Margaret Ward was born in Congleton, Cheshire, in around 1550; however, this is an estimated guess as we know very little information regarding her early life.
What we do know is that Margaret was living in London, working in the service of a lady, when she found out about the suffering of Richard Watson, a Catholic priest who was imprisoned at Bridewell Prison. She eventually obtained permission to visit him, and over the course of her visits, the guards became less cautious. This lack of caution enabled Margaret to formulate an escape plan for Watson. Margaret’s plan involved commissioning a boatman to take him to safety after he had escaped using some rope that she would provide.
Margaret then smuggled some rope into the prison, and Watson used it to climb down to freedom; however, things didn’t go quite to plan. As a result, Watson ended up hurting himself and left the rope dangling from the window, which was incriminating evidence. In addition to this blunder, the boatman Margaret had hired to get Watson to safety suddenly, on the day, refused to carry out his end of the deal, scuppering their planned escape. Margaret, therefore, had to think on her feet and, in a panic, asked another boatman named John Roche to help them. Luckily for Margaret, Roche agreed, provided them with a boat, and swapped clothes with Watson. Thanks to Margaret, Watson escaped successfully. Sadly, though, Roche was captured, and Margaret was implicated in the escape due to her frequent visits to see Watson in prison.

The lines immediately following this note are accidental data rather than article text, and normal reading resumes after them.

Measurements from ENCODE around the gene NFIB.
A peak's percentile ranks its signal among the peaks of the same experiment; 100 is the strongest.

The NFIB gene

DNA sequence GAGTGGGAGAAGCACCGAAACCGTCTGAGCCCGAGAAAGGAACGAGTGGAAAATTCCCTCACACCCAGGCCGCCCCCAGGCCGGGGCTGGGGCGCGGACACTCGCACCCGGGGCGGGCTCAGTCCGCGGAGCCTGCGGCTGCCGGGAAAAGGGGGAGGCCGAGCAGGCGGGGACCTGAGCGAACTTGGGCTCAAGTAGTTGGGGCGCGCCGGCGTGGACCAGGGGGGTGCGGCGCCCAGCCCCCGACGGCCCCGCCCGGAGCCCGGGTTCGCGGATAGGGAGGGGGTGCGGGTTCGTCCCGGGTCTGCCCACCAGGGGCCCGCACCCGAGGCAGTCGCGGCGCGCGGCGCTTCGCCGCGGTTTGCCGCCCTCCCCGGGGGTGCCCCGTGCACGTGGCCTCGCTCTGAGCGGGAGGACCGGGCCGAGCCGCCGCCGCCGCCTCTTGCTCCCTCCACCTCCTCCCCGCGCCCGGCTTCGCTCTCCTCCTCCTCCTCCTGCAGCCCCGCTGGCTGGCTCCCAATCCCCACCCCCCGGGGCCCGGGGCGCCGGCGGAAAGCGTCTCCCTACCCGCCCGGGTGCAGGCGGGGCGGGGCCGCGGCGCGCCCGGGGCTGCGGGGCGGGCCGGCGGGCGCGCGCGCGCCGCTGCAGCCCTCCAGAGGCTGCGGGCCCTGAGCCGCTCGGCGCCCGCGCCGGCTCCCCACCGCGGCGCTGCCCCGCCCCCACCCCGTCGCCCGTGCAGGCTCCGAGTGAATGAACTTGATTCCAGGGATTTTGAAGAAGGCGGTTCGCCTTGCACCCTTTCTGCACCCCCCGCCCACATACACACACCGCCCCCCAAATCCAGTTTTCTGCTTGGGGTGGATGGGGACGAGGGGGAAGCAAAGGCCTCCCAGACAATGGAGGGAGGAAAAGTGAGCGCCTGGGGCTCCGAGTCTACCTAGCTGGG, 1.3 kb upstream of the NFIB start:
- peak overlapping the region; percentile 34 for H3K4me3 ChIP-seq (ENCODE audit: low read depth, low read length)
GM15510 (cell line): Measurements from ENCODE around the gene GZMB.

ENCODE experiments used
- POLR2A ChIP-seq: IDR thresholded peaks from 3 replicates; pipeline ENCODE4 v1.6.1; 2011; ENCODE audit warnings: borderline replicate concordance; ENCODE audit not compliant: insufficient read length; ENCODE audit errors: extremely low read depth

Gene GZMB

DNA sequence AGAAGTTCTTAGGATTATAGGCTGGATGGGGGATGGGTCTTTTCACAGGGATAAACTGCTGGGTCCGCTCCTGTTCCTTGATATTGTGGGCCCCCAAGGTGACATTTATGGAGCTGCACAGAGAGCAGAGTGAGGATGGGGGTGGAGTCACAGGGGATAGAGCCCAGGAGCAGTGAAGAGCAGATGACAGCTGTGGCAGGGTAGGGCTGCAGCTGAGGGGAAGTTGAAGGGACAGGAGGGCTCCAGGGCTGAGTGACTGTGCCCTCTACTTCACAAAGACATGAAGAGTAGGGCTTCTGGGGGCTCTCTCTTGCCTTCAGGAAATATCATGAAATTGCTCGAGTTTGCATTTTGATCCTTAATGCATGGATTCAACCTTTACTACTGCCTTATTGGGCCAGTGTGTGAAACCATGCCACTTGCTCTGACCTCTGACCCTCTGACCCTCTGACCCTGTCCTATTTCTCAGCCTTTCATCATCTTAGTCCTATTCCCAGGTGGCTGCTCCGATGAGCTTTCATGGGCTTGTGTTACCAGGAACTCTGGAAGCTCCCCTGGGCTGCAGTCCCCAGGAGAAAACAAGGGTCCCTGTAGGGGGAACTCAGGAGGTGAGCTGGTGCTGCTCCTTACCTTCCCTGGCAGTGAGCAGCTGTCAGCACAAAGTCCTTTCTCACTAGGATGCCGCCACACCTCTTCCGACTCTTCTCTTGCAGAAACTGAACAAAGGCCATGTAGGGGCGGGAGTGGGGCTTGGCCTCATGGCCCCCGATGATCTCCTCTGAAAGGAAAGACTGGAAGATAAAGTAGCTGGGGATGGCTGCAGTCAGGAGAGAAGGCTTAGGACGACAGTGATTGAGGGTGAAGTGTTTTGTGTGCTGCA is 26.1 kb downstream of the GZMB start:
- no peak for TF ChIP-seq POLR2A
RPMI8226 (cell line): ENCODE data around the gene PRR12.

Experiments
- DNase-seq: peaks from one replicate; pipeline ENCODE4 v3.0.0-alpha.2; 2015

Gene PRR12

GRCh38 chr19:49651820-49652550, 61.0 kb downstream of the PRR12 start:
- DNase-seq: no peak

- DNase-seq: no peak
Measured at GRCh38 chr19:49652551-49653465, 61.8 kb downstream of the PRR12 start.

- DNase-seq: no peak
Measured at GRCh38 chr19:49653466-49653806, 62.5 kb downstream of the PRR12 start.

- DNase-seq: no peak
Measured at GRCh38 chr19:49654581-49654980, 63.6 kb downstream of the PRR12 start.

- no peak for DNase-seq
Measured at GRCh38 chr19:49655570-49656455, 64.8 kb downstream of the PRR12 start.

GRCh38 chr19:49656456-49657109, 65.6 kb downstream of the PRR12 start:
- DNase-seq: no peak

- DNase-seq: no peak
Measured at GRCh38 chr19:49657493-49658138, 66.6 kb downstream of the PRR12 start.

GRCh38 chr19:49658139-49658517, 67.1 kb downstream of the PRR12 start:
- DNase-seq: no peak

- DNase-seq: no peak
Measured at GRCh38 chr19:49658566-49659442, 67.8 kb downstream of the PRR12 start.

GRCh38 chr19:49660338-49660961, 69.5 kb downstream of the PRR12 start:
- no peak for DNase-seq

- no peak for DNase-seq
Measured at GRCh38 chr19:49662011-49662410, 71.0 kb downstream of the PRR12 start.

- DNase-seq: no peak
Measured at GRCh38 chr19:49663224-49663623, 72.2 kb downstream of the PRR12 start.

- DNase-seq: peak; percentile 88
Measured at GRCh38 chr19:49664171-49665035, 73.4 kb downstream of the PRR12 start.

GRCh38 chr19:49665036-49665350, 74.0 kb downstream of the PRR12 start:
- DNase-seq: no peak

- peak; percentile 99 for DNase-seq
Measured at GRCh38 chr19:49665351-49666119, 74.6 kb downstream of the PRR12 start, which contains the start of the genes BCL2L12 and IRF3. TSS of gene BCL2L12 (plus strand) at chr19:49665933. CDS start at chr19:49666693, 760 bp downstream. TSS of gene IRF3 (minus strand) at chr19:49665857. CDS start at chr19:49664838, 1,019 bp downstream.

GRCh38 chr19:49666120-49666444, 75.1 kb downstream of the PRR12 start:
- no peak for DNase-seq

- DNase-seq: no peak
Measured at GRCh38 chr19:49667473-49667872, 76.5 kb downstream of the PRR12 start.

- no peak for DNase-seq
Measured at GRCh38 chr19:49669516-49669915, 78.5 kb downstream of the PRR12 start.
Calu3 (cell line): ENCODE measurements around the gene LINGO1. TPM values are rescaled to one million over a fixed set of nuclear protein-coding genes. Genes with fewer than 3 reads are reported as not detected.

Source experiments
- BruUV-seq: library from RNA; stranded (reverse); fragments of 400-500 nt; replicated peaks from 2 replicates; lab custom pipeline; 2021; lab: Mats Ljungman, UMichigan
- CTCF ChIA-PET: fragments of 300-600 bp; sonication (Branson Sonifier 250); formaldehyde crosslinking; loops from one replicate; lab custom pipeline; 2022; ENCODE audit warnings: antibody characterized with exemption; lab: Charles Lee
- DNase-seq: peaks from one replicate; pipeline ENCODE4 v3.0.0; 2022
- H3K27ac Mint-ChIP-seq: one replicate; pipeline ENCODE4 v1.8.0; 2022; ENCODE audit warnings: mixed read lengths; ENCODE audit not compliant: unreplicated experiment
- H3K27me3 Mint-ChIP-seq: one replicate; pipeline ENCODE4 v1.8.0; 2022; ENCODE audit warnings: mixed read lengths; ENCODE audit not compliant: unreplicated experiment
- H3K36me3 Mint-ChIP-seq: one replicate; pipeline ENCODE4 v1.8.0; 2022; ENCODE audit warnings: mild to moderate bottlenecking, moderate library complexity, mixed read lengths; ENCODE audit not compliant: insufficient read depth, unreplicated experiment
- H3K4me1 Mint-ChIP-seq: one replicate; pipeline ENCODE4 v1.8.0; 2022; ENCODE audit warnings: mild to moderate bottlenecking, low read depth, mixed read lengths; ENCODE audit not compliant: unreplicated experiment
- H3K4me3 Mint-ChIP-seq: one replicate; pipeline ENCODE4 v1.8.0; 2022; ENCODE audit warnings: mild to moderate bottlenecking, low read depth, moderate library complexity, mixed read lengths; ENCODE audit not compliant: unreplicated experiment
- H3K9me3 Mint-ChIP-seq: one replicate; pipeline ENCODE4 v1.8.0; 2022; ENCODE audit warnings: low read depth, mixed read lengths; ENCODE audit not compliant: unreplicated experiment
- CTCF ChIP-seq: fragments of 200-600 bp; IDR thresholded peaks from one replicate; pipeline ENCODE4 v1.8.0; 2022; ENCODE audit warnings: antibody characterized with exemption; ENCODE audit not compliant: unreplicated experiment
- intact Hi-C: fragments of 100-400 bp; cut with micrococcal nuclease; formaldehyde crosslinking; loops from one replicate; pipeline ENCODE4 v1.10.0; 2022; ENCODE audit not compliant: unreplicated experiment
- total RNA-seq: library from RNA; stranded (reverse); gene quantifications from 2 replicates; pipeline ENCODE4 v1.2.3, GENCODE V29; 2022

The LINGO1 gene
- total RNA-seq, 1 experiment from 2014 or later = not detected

Margaret was eventually arrested and questioned on the whereabouts of Watson. She was kept in irons for eight days, hung up by her hands and whipped, yet still refused to reveal Watson’s location. At her trial, she admitted to helping Watson escape, stating that she was saving an innocent lamb from wolves. Margaret was offered a pardon in exchange for attending a Protestant service, but she refused. Margaret was hanged at Tyburn on 30th August 1588 alongside John Roche, Richard Leigh and Richard Flower.
Margaret was beatified in 1929 and eventually canonised by Pope Paul VI on 25th October 1970, becoming one of the 40 martyrs of England Wales. Margaret shares a feast day on 30th August with her fellow female martyrs Margaret Clitherow and Anne Line.
by Georgia Whitehead
Georgia has just finished her masters in Classics at the University of Edinburgh. Academically, Georgia is interested in early Christianity, with her master's thesis focusing on "The Male Gaze and Self-Representation in Female Christian Narratives". In addition to her interest in ancient history, she has always been an avid lover of the Tudor era, drawn to the magnificence of the Tudor courts and the larger than life characters. She is particularly interested in The Reformation, Christianity and the shifting sands of ecclesiastical politics in this period and also has a keen interest in the lives of Tudor women. It is Georgia's ambition to become a writer, perhaps publishing her own Tudor novel one day.
Georgia also runs a history blog and instagram page called Historia Mundis.
Photo: John Salmon / St Etheldreda, Ely Place, London EC1 - Nave statue of St Margaret Ward, Geograph.org.uk.